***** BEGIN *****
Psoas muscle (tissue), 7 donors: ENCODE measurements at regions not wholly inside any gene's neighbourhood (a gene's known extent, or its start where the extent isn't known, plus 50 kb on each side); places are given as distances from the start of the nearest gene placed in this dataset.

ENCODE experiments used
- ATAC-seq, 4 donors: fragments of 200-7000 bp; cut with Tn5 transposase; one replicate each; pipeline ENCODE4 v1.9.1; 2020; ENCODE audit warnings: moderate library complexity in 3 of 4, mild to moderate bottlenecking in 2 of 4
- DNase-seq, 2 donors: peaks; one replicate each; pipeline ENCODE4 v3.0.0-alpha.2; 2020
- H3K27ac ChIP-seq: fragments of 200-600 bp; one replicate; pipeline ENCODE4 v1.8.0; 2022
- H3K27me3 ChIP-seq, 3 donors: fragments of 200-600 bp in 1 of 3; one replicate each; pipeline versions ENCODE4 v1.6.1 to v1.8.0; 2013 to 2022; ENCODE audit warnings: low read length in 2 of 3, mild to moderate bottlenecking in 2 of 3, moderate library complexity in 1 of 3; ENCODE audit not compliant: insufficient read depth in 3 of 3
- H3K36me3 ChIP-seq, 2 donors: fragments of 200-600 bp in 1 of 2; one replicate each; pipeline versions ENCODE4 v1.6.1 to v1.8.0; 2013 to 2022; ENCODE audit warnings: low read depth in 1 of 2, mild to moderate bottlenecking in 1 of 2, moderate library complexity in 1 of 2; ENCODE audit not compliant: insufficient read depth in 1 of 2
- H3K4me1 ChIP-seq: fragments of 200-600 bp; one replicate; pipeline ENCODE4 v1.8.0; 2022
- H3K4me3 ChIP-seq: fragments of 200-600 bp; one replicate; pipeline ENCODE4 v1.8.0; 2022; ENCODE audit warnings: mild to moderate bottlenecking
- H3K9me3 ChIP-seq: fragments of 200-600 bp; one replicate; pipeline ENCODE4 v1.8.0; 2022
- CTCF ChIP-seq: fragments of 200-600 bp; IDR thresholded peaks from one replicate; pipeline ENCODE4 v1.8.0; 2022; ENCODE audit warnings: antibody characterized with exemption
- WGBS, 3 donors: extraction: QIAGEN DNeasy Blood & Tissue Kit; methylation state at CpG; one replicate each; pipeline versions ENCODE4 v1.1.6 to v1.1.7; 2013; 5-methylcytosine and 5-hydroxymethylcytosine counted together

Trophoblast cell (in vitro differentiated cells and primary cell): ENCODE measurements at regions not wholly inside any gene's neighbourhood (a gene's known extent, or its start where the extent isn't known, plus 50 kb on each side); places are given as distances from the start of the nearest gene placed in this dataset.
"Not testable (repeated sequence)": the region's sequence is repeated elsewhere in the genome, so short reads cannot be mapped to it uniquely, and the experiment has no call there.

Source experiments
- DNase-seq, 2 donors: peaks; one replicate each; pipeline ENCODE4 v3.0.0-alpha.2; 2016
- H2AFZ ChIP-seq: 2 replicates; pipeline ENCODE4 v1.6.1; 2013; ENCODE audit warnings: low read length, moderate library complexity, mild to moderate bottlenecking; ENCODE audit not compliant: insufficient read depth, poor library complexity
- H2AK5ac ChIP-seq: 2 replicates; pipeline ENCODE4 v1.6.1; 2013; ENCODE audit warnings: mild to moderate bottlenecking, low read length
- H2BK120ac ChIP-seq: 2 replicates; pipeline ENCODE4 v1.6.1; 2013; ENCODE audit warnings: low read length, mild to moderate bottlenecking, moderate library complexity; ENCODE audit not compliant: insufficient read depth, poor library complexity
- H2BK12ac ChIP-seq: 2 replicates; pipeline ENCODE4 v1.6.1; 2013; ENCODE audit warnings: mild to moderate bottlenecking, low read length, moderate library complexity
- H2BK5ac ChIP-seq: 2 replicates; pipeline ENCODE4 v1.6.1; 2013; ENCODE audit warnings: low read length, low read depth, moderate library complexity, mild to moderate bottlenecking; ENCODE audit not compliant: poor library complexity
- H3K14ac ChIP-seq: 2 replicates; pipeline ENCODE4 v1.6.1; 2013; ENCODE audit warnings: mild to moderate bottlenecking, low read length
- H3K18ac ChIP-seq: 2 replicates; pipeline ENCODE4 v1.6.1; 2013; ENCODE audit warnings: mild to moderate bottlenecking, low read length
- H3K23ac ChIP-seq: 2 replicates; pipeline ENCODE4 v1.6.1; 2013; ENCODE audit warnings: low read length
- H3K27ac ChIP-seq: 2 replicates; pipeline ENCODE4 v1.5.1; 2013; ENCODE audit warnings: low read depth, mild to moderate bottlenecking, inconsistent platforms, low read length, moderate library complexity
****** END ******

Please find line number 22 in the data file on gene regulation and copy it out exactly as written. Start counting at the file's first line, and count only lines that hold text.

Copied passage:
- H3K14ac ChIP-seq: 2 replicates; pipeline ENCODE4 v1.6.1; 2013; ENCODE audit warnings: mild to moderate bottlenecking, low read length